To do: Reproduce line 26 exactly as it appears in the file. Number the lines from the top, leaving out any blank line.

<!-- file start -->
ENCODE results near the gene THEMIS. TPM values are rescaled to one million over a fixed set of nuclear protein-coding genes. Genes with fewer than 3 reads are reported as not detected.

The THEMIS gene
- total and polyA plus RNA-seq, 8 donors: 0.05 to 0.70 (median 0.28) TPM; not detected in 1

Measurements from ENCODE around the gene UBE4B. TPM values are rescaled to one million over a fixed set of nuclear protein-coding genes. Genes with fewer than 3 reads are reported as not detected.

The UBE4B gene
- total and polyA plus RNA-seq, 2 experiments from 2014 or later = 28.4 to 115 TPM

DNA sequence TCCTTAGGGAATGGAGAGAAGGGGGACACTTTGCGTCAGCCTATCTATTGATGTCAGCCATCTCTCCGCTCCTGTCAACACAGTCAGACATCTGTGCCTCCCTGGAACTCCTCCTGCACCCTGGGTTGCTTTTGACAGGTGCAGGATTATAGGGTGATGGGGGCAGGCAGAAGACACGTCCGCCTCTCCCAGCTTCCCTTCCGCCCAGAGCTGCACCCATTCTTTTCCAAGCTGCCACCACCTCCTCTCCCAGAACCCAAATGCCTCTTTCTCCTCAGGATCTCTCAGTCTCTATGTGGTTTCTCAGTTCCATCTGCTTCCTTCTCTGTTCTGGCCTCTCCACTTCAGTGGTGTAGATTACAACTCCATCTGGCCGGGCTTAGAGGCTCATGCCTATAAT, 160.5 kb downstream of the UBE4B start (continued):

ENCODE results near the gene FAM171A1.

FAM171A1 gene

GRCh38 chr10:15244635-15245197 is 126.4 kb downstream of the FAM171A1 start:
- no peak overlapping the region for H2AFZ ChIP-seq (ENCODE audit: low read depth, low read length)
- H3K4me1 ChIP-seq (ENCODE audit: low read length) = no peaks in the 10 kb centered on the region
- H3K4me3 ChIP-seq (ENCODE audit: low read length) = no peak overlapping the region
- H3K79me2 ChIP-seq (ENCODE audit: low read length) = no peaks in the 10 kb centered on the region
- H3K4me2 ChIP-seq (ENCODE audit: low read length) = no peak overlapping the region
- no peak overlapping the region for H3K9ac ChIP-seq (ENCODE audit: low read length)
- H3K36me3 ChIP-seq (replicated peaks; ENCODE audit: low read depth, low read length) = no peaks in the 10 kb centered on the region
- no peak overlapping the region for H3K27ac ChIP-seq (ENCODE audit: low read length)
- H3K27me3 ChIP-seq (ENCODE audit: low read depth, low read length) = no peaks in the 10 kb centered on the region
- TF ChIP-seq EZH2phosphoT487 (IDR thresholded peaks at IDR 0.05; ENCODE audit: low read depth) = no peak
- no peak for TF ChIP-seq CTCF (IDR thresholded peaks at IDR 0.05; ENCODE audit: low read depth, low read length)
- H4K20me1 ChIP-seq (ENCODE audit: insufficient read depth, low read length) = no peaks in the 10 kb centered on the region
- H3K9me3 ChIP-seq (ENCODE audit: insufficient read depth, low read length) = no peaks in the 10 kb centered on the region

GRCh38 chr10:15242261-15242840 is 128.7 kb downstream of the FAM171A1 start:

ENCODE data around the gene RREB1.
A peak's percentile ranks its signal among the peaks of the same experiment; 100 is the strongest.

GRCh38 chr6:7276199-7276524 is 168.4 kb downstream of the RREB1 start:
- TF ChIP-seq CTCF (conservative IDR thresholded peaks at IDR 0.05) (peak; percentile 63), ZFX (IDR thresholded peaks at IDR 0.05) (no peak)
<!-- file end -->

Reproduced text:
A peak's percentile ranks its signal among the peaks of the same experiment; 100 is the strongest.